Adventures In Audio

Sine wave frequencies - Can you hear them all?

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The range of human hearing goes from 20 Hz all the way to 20,000 Hz. But can you hear all of the low frequencies and all of the high? This video will test your speakers and your hearing. How many frequencies can YOU hear?

Automated transcript

Some of my most popular videos are about sine waves so here's a video about sine waves I'm going to play you some sine waves all the way from 20 Hertz up to 20 kilohertz the question is can you hear them all



I'm guessing that you couldn't hear them all so why is this firstly let's listen to some low frequencies


it depends on what speakers you're using but I'm guessing you started to hear something around fifty to sixty Hertz the reason you didn't hear anything at frequencies lower than that is because your speakers can't reproduce those frequencies if you're listening on laptop speakers maybe you didn't hear anything at all but if you're listening on studio-quality headphones perhaps you heard everything lucky you but what about the high frequencies well that depends how old you are high frequency perception decreases with age when you're really young like 10 or under you can probably hear all of the frequencies all the way up to 20 kilohertz and maybe you could hear even higher than that but we normally think of 20 kilohertz as the limit of the audio band as you get into your teens and 20s your high frequency perception gets worse maybe only up to 15 kilohertz or so reach the age of 40 and perhaps you can only hear up to 12 kilohertz by the time you're 60 or so your upper limit could be somewhere around 10 kilohertz so let's listen to those high frequencies again and you can compare what you hear with your age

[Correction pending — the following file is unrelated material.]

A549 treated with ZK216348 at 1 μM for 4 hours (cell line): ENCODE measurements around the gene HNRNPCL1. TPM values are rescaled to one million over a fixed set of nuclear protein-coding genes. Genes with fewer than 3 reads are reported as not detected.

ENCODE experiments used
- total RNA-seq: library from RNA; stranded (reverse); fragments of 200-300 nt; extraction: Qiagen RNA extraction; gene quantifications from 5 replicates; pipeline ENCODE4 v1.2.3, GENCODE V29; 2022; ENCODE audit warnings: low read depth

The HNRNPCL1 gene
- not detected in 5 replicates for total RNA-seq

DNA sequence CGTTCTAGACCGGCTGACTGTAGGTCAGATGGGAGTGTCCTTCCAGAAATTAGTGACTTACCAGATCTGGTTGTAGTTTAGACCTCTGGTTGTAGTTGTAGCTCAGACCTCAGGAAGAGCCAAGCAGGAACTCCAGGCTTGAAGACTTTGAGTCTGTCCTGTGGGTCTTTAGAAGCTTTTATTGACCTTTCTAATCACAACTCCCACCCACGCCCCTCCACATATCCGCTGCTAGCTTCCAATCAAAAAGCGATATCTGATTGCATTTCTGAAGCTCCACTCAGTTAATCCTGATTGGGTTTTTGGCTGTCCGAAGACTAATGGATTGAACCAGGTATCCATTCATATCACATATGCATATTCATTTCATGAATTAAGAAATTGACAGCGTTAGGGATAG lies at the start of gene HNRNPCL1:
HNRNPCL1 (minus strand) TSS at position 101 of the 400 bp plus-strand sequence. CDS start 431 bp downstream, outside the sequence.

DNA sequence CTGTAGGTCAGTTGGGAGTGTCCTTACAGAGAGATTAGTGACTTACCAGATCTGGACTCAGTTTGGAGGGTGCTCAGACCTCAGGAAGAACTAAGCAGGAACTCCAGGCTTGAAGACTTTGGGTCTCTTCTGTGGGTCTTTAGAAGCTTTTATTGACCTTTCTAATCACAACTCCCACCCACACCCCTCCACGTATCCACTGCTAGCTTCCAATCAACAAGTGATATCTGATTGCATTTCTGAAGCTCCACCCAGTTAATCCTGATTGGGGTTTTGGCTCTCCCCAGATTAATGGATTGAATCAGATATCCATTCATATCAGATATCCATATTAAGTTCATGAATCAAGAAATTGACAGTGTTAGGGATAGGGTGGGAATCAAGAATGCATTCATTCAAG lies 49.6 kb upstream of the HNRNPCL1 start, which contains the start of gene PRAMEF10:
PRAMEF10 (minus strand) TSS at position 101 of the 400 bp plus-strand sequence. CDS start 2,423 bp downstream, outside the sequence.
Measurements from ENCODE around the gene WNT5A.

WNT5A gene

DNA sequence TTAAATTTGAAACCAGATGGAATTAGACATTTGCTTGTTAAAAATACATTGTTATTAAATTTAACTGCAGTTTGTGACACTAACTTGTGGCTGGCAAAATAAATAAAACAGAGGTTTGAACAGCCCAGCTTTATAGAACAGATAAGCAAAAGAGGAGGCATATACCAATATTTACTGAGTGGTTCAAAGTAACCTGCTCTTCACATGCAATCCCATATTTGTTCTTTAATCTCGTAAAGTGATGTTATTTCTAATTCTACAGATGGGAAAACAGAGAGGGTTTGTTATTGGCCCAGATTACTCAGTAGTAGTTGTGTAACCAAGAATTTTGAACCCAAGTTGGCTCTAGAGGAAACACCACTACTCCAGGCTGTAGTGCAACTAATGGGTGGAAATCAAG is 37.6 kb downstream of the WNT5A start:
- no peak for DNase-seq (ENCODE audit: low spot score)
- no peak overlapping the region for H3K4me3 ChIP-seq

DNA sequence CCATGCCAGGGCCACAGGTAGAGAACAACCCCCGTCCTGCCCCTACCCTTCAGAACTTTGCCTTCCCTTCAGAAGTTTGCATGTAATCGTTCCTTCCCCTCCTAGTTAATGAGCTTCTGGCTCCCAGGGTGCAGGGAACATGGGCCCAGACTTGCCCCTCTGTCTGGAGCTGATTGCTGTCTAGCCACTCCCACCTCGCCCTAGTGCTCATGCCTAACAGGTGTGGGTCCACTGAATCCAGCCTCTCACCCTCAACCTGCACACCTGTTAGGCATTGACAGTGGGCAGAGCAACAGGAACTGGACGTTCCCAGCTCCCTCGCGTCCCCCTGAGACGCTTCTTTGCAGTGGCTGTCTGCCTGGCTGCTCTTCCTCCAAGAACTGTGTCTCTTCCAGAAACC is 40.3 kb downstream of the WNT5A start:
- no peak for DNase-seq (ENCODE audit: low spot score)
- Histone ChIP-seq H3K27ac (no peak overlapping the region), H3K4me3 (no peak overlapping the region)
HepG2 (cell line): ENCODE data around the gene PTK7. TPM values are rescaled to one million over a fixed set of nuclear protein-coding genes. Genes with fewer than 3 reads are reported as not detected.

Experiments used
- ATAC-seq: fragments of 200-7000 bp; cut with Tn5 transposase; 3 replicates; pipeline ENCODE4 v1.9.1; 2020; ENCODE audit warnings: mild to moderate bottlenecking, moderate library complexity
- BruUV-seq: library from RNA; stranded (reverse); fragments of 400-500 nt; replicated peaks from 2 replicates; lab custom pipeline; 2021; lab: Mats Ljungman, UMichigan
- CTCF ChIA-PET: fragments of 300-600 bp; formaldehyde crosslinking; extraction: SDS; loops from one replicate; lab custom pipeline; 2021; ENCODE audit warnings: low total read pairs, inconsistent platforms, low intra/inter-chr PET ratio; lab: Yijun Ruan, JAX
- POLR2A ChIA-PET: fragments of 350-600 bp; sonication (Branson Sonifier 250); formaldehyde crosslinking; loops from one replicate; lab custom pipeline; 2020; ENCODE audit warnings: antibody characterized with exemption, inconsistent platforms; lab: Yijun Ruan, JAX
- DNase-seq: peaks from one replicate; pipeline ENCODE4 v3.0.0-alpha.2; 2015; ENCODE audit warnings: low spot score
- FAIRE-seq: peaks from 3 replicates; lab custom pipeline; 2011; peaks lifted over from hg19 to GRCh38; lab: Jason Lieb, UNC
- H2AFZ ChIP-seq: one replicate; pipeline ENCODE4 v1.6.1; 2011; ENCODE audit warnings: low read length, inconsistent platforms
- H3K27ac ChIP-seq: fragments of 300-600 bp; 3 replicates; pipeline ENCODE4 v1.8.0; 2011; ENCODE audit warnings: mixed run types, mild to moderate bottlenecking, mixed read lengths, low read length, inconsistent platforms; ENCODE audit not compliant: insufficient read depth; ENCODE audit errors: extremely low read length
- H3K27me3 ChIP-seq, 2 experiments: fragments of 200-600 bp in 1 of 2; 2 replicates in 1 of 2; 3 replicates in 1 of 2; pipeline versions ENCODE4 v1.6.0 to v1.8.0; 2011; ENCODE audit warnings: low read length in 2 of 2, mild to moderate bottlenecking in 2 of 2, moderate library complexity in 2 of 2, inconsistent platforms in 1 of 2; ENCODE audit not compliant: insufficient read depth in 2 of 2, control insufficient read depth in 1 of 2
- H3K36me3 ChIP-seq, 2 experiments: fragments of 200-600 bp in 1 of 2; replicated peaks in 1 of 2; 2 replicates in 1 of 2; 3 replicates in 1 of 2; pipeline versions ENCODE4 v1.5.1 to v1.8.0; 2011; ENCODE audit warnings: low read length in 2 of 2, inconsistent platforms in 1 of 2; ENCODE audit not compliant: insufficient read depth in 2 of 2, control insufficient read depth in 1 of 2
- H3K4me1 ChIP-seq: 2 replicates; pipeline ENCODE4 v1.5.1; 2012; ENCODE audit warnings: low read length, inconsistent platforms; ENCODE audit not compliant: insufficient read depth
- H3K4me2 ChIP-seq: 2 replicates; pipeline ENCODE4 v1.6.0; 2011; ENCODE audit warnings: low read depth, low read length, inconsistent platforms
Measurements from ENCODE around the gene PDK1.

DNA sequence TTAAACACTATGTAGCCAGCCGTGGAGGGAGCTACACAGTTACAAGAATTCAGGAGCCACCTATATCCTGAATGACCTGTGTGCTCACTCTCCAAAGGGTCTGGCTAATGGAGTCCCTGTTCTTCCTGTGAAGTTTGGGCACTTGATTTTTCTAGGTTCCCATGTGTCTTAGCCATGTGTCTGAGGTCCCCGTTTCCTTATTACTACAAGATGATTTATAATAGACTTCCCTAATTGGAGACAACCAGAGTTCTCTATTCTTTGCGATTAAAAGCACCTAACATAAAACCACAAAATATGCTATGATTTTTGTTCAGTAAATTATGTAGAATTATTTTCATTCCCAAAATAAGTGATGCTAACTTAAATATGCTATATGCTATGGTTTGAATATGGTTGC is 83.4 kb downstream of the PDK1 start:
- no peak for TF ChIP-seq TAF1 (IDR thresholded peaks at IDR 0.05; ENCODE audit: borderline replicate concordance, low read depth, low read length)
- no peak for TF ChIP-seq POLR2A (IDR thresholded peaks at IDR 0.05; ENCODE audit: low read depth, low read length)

so if you can't hear all those frequencies don't worry it's normal and if you want reassurance perhaps you can consider consulting an audiologist so let's listen to all of those frequencies again



I'm David Mellor course director of audio master class thank you for listening

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your average m1n0r replies to Audio Masterclass: it doesnt depend on how old you are it depends on how loud your life was

Scudmaster11 replies to Audio Masterclass: 16 kHz I couldn't hear... thats where I ended

Priyankar Jana:  my headphones can play from 25Hz to 16KHz

Wolfstanus:  I can hear them all lmao

Irie Misstxkes:  I’m an audio engineer and I can hear 20Hz to 16k

Roadburner4:  31 hertz to 10 khertz

tgc:  Bro, those 20 dollar Walmart off brand AirPods get that 25hz

Audio Masterclass replies to tgc: Or you might be hearing distortion. DM

D1 Sky:  Your sound is sine waves 🤣

Audio Masterclass replies to D1 Sky: Correct. DM

Let's Ride Illinois:  There's no sound after 12khz. I suspect that you exported the audio at a low bitrate then uploaded it and when it transcoded it created some compound compression.